Israel: Report peace talks with Syria set to resume Thursday not true
Syrian pres. says only 1967 borders on agenda of peace talks, in which he said U.S. involvement is essential.
The Prime Minister's Office denied on Tuesday reports by the Syrian news agency Sham Press saying that indirect peace talks between Israel and Syria were set to resume in two days in Turkey.
According to the report, quoted from the Jordanian magazine "A Liwa", the two sides were preparing to discuss the establishment of negotiation teams as well as other issues on the negotiation agenda.
The Prime Minister's Office issued a statement saying that the officials leading the negotiations were in the United States together with Prime Minister Ehud Olmert, and will still be there in two days.
Syrian sources told "A Liwa" that Syria is demanding mutual security agreements in talks. The sources stressed that Syria was demanding that Israel return the Golan Heights, the territory that Israel captured from Syria during the 1967 Six-Day War, and that its sovereignty over the territory would be modeled after Israel's return of the Sinai Peninsula to Egypt in 1982. The Sinai agreement stipulates that Egypt receive complete sovereignty over the territory while maintaining special security arrangements with Israel and arrangements regarding the entry of Israelis into its territory.
Turkish sources told "A Liwa" that during the previous round of negotiations between Israel and Syria, the sides discussed Israeli withdrawal from the Golan, commercial ties between the two nations, division of the water reserves from Israel's Sea of Galilee and diplomatic relations.
In remarks published earlier Tuesday, Syrian President Bashar Assad said that Israel must be prepared to return all Syrian lands captured in 1967, which stretch as far as Tiberias, in any peace deal between the two sides.
Briefing editors of United Arab Emirates newspapers during a visit to the Gulf Arab state, Assad also said U.S. sponsorship would be essential in the next stage of indirect talks launched last month under Turkish sponsorship.
"At this stage we are not talking [with Israel] about anything else. What is on the agenda is the return of all land," al-Khaleej newspaper quoted Assad as saying during a visit on Monday. "In direct negotiations we will tackle the details which include the files of water and relations and other matters."
"As for water there are international rules that govern these matters and are usually referred to, but if the question of water is intended for [Syria to] give up the [condition on] 1967 borders that stretch to Tiberias then there will never be a compromise on the 1967 borders," he said.
Transportation Minister Shaul Mofaz said on Tuesday that territorial concessions should not be discussed at this stage in peace talks with Syria.
"We need to talk to them, but the distance between talking and making concessions is big," Mofaz said.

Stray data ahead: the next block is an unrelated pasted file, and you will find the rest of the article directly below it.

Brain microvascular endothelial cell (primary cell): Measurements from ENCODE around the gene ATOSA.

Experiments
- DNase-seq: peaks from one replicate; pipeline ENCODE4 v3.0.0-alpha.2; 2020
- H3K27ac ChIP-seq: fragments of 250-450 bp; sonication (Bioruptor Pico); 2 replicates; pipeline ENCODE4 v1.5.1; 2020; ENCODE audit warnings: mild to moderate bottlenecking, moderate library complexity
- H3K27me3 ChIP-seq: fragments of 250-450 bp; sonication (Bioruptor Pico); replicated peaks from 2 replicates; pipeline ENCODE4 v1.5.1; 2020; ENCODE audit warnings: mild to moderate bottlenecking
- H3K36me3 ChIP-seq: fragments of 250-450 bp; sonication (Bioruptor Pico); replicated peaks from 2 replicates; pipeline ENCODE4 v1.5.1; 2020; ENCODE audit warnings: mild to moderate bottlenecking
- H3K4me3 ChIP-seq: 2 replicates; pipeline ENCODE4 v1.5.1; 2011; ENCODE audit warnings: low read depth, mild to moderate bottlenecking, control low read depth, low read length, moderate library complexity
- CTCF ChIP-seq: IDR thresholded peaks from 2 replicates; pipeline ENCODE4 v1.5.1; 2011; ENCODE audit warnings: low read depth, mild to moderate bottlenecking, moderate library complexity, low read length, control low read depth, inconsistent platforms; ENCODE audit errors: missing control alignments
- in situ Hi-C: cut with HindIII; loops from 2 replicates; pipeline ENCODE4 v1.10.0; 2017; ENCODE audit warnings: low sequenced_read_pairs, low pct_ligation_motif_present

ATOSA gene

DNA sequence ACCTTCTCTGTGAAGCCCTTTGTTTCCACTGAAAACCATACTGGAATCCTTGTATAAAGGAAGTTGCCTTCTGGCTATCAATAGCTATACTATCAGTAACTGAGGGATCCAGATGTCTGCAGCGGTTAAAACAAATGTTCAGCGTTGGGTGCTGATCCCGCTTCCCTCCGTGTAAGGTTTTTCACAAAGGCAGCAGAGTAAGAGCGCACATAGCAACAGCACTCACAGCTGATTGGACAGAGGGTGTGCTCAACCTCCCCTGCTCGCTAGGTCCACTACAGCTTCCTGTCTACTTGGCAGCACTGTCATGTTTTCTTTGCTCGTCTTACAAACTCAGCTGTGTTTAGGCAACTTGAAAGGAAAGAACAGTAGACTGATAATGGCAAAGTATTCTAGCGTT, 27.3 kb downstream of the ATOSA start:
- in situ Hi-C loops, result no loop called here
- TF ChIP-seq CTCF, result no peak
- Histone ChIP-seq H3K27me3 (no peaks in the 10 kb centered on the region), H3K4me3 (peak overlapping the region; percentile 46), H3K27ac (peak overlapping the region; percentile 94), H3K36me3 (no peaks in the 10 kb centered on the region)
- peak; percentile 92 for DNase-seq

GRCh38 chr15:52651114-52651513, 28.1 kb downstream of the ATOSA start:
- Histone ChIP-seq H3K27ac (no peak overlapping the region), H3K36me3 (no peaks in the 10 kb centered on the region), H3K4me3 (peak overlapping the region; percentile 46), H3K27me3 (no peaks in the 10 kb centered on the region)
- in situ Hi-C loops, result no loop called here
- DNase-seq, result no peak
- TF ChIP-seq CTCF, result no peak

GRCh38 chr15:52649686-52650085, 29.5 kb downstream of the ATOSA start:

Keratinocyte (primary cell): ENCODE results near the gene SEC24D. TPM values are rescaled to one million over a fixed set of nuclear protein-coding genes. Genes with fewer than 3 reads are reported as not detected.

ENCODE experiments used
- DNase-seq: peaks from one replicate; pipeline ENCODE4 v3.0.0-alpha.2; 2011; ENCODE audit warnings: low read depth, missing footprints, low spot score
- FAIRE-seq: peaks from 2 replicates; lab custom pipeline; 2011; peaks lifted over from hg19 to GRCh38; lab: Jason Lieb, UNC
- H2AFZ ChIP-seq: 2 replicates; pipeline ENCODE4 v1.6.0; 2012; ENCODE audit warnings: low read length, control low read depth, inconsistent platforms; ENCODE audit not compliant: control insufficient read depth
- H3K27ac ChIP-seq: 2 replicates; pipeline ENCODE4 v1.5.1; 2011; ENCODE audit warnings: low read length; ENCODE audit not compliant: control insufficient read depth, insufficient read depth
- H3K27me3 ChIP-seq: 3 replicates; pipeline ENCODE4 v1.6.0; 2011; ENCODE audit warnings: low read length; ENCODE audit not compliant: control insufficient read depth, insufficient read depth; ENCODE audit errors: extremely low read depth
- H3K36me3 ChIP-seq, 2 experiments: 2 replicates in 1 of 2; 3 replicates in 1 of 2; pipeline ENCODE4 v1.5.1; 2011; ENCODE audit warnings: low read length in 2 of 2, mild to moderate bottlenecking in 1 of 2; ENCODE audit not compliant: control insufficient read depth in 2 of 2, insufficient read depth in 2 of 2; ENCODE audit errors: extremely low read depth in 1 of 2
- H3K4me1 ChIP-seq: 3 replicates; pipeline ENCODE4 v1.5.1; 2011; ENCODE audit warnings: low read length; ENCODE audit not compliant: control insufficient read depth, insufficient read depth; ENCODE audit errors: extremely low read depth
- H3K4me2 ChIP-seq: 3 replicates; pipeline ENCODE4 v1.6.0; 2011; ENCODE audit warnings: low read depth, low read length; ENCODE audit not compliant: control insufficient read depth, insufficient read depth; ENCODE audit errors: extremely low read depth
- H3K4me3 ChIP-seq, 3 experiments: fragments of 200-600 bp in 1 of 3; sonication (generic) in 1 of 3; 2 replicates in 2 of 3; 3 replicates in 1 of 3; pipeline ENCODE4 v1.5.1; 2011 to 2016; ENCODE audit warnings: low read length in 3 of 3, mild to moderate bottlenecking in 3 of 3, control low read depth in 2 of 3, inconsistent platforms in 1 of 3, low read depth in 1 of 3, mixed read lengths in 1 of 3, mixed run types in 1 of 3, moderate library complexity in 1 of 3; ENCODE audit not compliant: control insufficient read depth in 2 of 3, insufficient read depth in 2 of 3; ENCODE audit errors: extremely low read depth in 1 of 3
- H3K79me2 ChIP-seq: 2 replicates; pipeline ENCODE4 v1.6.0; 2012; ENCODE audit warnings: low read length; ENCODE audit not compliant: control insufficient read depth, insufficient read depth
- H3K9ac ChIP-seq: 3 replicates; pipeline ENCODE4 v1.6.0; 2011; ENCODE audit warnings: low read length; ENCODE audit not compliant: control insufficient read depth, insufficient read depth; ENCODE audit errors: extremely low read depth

Mofaz, who intends to vie for the leadership of the Kadima party, spoke at an observation point at Mizpe Shalom in the Golan Heights. He said that he believes peace needs to be made in stages, and Israel should take Syria's expressed desire for peace talks with a grain of salt. "I fought against the Syrians, I sat with them and I know all of the issues and details," he said.
Israel and Syria said last month they had launched indirect peace talks mediated by Turkish officials, the first negotiations between the two sides in eight years.
The last peace talks broke down in 2000 over control of the shore of Lake Kinneret, from which Israel draws much of its water. Tiberias is on the western shore of the lake.
Syria says it had Israeli assurances through Turkey that Israel would be willing to give back the Golan Heights in return for peace.
"The negotiations are in their primary stage. In later stages they would require international sponsorship especially from the United States, a superpower that has special ties with Israel," al-Bayan newspaper quoted Assad as saying.
Many analysts say U.S. hostility to Syria makes a peace deal with Israel unlikely before President George W. Bush leaves office in January.
The United States said it did not object to talks but repeated its criticism of Syria's "support for terrorism."
Sean McCormack, the U.S. State Department's spokesman said that Washington has not yet been asked by Syria or Israel for a role in the Syrian-Israeli talks and indicated that Washington wants for now to focus on the Palestinian-Israeli track which the Bush administration helped to relaunch last year.
Israel annexed the Golan in 1981 in a move condemned internationally. As well as strategic high ground, the fertile Golan Heights ensure Israeli control of important water resources in the arid region, land for vineyards, orchards and cattle-grazing.
Some 18,000 Israelis have moved to the Golan Heights and about 20,000 Syrians Druze live there. Israel gave the Druze the option of citizenship after annexing the territory but many rejected it.